Odds are, you’ve neither ever heard of or watched Star Trek Enterprise. What was it?
Well, really, it’s sort of like the Stargate SG-1 of the Star Trek universe. Just as the previous spinoffs were set one century after the original show, this is set one century before, in the 2100s, with humanity having come into contact with the Vulcans a century ago and now using a single warp drive-equipped ship, the Enterprise NX-01, to explore the universe.
Running from 2001 to 2005 on UPN, this show was intended to revitalize the Trek franchise after Voyager declined in ratings towards the end. The feature-length pilot, “Broken Bow,” premiered very well, but the series kept nosediving in the Nielsens until it was cancelled after season 4. Ratings weren’t its only problem; the show also polarized Trekkies, with many upset at how it contradicted their own theories about the beginnings of Starfleet and how it didn’t feel like the other shows.
I decided to figure out just why this show is so divisive, so I watched “Broken Bow” today on Netflix and what I found was not a great show but still a good one.
First off, I must admit, this show’s theme song is horrible. Just awful. Unlike every other Trek show, which had an orchestral theme, this one has a cheesy pop song called “Faith of the Heart” written by Diane Warren, the woman singlehandedly responsible for half the songs on any radio station that dubs itself “light rock.” I’m not even embedding it here; seek it out for yourself to experience its bad. I will admit, the images in the opening are really cool, showing all of these ships throughout history, real and imagined, named Enterprise. There’s even a cool little snippet of the actual NASA craft named Enterprise after a campaign by TOS fans in the ’60s/ Pretty neat, but awful awful music.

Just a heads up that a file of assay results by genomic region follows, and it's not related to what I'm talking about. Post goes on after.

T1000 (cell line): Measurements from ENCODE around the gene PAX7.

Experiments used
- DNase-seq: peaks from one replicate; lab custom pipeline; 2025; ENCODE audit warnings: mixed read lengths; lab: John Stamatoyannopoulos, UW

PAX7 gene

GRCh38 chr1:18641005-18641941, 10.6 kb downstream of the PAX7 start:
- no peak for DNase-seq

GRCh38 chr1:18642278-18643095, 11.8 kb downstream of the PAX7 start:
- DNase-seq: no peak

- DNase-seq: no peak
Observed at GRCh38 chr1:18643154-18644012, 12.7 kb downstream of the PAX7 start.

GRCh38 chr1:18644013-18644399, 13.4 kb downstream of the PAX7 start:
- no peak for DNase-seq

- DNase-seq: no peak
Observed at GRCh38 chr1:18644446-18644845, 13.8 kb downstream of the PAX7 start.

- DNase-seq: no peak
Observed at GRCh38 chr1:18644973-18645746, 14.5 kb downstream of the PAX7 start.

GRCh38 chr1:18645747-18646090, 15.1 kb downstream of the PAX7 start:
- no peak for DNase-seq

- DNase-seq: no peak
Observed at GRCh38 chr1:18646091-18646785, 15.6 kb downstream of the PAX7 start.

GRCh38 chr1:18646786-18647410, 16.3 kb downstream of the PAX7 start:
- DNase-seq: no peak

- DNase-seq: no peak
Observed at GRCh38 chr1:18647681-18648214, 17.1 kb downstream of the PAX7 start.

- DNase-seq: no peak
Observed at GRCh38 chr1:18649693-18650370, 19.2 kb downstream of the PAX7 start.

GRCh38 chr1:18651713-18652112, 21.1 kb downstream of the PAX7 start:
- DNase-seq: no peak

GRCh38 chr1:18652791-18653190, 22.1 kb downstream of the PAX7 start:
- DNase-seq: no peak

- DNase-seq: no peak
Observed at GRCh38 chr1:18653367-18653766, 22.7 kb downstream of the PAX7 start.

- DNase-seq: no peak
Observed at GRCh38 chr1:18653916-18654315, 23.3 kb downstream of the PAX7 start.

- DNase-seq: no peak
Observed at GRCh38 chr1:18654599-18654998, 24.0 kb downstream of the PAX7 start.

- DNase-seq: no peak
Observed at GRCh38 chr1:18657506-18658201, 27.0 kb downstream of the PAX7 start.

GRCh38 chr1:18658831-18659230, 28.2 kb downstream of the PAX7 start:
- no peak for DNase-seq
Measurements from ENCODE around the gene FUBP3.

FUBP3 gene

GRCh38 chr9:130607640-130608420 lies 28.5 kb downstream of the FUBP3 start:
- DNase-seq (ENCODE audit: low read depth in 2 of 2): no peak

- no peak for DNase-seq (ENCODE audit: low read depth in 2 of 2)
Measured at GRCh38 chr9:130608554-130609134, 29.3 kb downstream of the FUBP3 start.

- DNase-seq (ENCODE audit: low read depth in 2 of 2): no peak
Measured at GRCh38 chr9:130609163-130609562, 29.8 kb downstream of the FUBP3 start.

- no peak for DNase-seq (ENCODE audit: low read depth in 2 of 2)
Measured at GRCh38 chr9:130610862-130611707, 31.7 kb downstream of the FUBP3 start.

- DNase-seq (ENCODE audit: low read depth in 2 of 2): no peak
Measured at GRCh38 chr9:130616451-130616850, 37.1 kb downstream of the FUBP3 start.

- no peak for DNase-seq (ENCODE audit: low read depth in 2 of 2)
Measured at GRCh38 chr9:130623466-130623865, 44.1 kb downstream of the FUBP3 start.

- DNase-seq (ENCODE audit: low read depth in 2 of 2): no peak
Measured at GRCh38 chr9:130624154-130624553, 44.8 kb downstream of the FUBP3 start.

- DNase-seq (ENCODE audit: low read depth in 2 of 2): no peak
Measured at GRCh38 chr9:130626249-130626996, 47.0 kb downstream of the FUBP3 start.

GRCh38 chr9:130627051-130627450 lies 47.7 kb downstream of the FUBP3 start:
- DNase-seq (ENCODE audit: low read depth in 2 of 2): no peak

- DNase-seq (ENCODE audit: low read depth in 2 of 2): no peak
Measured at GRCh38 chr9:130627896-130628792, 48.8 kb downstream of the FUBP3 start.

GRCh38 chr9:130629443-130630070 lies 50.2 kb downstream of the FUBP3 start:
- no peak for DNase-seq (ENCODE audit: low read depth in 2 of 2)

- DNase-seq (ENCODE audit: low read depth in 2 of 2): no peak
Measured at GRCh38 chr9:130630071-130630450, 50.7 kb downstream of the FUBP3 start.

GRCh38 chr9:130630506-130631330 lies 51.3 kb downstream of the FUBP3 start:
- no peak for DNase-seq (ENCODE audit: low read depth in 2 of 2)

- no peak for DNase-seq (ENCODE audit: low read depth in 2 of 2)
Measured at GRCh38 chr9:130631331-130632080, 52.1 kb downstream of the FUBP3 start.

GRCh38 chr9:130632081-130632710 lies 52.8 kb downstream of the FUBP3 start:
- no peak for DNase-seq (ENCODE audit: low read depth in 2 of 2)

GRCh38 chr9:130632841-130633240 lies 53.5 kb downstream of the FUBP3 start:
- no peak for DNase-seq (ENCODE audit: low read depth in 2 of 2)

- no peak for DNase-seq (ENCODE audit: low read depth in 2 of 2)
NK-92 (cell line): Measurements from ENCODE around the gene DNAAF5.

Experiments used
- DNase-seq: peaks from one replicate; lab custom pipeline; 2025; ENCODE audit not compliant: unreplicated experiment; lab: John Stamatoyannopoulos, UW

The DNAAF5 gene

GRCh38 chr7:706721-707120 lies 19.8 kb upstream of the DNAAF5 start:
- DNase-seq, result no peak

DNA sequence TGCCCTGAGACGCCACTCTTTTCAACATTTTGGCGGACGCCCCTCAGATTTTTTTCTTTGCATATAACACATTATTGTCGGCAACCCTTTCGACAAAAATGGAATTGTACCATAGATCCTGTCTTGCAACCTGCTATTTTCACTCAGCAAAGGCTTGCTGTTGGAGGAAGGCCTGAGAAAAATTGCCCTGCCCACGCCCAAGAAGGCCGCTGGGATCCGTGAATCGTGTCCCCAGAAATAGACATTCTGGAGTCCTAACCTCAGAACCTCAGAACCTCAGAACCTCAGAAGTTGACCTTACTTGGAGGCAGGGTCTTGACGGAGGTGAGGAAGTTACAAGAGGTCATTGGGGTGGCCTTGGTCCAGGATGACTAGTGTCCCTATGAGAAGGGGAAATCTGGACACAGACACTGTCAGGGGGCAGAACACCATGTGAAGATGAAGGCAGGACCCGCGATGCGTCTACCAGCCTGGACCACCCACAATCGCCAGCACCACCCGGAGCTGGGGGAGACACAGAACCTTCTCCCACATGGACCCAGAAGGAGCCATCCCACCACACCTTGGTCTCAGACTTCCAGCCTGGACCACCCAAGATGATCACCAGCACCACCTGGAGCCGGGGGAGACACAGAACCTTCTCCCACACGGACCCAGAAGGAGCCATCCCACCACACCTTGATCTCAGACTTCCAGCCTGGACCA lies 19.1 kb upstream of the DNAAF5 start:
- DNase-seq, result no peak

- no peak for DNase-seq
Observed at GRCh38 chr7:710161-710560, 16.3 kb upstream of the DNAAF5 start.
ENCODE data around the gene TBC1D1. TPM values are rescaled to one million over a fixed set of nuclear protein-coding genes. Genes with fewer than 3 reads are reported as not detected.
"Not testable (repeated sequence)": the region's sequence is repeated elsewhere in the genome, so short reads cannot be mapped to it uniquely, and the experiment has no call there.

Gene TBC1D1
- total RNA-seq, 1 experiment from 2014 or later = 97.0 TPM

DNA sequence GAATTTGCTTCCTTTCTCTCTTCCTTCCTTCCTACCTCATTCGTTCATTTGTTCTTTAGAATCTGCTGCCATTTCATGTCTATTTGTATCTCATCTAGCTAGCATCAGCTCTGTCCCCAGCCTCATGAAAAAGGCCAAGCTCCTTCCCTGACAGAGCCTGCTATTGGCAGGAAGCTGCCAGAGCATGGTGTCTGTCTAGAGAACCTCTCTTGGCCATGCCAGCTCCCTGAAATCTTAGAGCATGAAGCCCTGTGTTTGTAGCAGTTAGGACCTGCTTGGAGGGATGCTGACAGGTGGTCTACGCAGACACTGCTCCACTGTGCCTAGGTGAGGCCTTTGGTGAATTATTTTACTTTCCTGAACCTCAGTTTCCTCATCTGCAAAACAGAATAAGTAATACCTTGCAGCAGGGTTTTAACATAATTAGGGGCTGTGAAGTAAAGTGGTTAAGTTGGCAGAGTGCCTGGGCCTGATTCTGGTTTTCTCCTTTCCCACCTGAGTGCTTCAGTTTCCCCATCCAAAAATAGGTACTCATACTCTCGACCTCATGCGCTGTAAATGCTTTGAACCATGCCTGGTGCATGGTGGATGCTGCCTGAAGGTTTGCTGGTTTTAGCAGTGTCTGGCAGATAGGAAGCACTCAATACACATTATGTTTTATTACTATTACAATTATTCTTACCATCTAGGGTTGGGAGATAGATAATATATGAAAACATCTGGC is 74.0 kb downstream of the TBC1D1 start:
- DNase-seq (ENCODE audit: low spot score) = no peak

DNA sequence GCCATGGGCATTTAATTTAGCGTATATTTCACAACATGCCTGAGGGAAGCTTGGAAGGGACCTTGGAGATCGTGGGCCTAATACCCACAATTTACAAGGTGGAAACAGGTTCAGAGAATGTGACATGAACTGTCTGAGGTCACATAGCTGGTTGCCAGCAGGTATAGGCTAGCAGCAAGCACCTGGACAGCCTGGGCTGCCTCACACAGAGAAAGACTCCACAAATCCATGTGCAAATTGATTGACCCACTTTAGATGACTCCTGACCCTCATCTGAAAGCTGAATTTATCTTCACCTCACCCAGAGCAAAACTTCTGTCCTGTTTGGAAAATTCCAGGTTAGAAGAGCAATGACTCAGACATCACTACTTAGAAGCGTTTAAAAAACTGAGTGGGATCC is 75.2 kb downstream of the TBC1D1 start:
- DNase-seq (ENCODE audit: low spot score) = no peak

After all that, plus a brief flashback to the childhood of our main character, Jonathan Archer (Scott Bakula), we open with a shot of a cornfield in Oklahoma, where an alien spaceship has crashed. We see a Klingon in full armor running for his life. He is pursued by two scaly-looking humanoid aliens, who track him to a grain solo, which he escapes from and blows up with them inside. He is promptly then shot by a farmer in the chest with a plasma rifle (literally, a shotgun that fires lasers).
We then cut to an adult Archer and Cmdr. Charles Tucker (Conner Trineer), who are orbiting the Enterprise NX-01 as it’s being prepped for launch in a drydock orbiting Earth. They receive a message calling Archer back to Starfleet Medical in San Francisco. He arrives and meets up with a group of Starfleet and Vulcan higher-ups as Dr. Phrox (John Billingsley) monitors the gravely injured Klingon, Klaang (Tommy Lister Jr). The Vulcans say that it is a bad idea for humanity to return Klaang to Qq’nos, the Klingon homeworld–much like the recent movie, they pronounce it Kronos, which is kind of dumb–because his current condition would be shameful as a Klingon and humanity isn’t ready to deal with such a hostile species. Archer and the others protest that the Vulcans have held them back for way too long and have been deliberately withholding information from them. It’s decided that the Enterprise will take Klaang back to Qq’nos.